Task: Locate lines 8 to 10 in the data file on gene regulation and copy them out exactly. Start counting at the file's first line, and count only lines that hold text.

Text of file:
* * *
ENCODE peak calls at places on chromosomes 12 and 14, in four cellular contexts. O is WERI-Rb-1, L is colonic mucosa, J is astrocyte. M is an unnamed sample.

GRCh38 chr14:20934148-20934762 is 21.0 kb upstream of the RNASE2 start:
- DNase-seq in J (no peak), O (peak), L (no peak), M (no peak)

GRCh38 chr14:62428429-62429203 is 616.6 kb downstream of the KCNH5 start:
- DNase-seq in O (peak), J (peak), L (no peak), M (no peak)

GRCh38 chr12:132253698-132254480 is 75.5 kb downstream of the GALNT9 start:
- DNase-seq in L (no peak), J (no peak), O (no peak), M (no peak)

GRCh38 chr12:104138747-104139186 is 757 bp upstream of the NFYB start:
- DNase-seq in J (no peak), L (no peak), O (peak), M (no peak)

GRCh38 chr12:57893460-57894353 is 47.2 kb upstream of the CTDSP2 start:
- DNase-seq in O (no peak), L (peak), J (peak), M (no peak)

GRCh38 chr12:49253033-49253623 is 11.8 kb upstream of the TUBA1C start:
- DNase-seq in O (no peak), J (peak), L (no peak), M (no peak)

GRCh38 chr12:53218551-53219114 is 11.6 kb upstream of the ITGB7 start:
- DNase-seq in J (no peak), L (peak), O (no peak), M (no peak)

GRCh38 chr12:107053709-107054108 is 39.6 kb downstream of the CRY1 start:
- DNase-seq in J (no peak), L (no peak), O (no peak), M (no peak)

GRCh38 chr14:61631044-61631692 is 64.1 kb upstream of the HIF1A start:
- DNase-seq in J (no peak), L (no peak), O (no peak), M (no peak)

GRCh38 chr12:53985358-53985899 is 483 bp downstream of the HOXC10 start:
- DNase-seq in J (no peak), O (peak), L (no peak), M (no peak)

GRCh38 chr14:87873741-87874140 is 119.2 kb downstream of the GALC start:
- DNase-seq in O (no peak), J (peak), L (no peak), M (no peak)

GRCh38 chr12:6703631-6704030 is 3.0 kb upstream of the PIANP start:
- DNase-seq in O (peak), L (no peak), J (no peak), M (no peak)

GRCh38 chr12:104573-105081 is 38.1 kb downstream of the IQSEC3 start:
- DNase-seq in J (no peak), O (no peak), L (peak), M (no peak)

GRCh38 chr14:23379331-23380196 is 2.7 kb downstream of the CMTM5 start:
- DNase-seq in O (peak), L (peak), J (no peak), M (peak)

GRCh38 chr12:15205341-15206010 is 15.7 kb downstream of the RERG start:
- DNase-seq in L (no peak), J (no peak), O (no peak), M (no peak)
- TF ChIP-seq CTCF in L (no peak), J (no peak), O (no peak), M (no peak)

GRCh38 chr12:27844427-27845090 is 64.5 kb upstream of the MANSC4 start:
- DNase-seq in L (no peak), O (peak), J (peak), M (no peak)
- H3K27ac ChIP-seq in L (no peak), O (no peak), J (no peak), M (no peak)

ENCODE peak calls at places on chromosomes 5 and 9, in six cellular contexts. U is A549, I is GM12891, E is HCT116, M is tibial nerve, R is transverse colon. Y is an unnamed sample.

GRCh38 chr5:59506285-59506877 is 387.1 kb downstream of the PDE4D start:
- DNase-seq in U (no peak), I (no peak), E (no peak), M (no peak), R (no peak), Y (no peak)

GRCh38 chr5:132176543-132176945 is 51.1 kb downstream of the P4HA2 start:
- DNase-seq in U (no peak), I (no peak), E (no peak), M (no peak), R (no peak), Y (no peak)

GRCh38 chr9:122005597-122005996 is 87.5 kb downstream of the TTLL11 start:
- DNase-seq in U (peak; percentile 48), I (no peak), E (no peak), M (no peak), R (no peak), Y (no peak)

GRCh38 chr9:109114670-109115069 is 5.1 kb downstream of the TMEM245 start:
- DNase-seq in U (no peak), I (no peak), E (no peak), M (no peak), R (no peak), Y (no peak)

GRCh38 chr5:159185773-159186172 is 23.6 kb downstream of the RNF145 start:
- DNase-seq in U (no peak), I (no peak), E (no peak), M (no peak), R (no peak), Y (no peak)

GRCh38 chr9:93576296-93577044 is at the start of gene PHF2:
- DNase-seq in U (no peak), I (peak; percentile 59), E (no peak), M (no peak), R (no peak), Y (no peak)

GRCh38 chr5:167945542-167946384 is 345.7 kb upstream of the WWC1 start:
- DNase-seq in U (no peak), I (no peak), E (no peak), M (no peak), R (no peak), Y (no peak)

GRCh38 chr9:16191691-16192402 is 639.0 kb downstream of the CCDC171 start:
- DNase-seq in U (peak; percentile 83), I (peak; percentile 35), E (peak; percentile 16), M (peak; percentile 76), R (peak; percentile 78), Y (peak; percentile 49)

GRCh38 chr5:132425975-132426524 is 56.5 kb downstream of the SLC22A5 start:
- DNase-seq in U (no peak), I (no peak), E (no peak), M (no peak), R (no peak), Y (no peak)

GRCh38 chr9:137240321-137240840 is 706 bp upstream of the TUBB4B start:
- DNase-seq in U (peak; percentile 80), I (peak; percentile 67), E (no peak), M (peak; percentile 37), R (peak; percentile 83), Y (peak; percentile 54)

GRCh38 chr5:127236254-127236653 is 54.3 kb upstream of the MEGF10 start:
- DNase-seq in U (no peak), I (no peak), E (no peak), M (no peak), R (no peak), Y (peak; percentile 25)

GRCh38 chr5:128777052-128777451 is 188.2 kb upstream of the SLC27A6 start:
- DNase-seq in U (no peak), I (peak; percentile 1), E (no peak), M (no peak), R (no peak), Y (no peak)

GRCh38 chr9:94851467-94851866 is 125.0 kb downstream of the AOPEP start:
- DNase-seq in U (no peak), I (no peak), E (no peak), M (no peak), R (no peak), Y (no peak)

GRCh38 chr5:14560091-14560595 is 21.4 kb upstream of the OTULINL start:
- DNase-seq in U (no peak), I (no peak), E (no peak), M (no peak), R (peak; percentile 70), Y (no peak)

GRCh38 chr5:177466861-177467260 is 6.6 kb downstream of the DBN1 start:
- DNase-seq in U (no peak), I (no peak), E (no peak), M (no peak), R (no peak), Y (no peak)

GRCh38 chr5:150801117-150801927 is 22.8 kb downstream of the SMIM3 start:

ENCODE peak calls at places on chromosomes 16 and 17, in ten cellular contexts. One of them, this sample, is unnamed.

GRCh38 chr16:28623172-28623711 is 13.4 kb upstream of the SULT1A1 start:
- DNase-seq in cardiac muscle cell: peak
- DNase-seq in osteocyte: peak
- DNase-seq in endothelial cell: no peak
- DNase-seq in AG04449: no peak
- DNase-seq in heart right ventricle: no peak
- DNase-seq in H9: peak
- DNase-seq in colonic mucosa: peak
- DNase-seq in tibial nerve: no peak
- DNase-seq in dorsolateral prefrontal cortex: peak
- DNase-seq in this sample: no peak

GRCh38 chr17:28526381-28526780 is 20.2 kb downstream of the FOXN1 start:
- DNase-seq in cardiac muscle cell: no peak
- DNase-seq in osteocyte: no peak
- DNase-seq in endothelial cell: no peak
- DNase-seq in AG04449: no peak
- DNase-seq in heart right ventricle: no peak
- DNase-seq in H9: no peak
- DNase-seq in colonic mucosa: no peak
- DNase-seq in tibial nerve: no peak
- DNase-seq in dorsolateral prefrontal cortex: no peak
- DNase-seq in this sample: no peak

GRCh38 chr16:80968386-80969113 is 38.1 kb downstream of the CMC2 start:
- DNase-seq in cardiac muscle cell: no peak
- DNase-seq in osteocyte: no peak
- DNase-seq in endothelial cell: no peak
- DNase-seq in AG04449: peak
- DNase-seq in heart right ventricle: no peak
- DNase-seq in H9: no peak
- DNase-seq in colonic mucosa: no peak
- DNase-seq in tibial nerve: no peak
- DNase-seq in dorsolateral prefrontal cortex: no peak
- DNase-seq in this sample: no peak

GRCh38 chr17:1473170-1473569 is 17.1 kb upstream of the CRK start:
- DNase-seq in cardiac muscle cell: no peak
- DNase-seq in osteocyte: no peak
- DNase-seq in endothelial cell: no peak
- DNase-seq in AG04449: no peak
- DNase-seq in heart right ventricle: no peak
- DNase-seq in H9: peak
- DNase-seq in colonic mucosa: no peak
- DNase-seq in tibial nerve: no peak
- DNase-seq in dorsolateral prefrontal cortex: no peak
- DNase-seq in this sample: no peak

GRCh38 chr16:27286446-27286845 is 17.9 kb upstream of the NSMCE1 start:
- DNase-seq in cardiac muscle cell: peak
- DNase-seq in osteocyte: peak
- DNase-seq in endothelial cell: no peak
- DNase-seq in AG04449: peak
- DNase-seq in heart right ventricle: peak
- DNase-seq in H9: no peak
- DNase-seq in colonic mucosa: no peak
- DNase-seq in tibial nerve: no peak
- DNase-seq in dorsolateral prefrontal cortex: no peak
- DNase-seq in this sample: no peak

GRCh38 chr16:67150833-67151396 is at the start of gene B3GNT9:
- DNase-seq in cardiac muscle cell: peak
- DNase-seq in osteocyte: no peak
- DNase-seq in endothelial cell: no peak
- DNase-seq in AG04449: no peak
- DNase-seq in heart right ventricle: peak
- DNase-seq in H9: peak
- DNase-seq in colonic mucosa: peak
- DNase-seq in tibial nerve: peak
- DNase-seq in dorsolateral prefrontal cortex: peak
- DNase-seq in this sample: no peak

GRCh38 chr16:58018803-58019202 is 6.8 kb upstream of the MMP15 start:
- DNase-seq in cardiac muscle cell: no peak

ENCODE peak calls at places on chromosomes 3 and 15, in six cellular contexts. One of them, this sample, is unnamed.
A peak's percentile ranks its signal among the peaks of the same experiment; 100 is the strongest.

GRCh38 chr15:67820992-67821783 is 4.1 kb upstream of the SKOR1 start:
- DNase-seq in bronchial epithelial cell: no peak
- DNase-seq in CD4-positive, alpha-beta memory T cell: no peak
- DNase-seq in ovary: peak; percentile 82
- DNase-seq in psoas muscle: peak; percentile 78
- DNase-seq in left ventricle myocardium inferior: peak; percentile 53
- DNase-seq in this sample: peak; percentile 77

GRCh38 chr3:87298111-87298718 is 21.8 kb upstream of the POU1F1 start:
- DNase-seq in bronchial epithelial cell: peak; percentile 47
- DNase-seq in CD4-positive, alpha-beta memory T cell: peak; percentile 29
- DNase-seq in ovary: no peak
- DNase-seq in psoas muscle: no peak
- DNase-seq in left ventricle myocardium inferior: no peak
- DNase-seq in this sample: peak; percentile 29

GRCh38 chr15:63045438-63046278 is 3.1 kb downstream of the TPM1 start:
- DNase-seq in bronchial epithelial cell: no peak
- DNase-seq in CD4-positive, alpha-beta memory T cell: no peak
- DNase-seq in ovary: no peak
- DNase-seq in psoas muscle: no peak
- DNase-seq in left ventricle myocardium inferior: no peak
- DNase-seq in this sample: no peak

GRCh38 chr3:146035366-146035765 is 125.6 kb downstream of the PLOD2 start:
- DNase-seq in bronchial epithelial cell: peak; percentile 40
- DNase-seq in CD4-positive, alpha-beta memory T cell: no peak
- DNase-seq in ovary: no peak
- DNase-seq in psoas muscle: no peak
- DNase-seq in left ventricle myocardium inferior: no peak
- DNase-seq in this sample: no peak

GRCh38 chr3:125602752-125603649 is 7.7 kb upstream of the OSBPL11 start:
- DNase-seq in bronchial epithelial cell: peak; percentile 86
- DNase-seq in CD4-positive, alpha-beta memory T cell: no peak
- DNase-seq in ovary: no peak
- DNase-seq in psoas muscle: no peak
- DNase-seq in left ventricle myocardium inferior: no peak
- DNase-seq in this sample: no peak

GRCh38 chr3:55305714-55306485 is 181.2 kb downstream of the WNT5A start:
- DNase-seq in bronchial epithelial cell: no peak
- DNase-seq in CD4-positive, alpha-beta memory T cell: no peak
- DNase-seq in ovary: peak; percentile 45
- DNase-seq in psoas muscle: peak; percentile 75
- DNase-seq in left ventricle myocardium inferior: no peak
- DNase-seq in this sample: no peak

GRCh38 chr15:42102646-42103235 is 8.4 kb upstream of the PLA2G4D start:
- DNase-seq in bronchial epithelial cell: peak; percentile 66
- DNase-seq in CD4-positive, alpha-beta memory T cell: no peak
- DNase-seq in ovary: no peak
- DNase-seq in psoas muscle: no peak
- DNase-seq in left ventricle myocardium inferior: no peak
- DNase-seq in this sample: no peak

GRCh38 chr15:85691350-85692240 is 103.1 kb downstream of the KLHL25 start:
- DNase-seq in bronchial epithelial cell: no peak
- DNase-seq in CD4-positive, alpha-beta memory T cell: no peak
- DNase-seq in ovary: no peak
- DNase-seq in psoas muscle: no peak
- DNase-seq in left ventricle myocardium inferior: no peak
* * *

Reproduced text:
GRCh38 chr12:104138747-104139186 is 757 bp upstream of the NFYB start:
- DNase-seq in J (no peak), L (no peak), O (peak), M (no peak)

GRCh38 chr12:57893460-57894353 is 47.2 kb upstream of the CTDSP2 start: